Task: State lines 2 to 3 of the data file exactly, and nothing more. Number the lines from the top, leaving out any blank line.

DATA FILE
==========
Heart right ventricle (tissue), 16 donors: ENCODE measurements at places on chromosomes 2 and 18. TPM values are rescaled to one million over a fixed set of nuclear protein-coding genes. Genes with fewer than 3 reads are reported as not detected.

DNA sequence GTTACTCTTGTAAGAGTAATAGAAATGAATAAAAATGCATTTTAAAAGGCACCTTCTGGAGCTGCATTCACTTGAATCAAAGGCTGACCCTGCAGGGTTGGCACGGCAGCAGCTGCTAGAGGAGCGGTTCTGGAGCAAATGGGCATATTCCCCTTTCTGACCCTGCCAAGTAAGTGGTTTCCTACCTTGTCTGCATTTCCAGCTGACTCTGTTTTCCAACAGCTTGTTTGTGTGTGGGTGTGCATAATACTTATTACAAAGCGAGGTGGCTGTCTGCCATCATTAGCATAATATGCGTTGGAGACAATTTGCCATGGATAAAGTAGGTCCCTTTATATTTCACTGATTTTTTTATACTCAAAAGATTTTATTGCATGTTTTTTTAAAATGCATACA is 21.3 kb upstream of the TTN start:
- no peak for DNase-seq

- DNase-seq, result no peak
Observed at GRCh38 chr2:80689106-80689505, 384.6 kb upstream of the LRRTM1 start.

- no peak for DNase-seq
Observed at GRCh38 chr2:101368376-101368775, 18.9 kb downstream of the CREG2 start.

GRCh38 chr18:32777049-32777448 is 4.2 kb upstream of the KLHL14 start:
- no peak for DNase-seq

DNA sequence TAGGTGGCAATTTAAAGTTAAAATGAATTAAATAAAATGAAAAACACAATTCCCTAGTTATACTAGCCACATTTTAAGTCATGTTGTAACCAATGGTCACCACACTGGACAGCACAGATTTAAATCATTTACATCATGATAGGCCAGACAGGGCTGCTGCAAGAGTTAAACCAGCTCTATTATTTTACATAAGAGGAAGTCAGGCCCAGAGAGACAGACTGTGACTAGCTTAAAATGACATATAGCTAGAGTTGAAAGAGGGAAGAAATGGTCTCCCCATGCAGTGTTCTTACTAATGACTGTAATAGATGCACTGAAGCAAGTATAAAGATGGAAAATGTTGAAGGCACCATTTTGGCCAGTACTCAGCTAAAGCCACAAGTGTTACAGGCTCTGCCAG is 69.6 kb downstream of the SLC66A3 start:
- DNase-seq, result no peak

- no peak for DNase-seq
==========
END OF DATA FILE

DNA sequence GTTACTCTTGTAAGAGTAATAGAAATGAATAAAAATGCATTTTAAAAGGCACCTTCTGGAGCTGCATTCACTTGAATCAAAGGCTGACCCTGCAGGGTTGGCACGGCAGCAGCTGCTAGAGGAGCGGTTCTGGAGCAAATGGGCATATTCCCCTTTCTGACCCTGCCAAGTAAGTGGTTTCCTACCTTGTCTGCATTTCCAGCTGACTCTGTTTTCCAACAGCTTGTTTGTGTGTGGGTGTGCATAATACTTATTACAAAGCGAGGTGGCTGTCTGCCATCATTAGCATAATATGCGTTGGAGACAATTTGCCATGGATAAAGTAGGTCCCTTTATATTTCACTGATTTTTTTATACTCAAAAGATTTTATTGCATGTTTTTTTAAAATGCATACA is 21.3 kb upstream of the TTN start:
- no peak for DNase-seq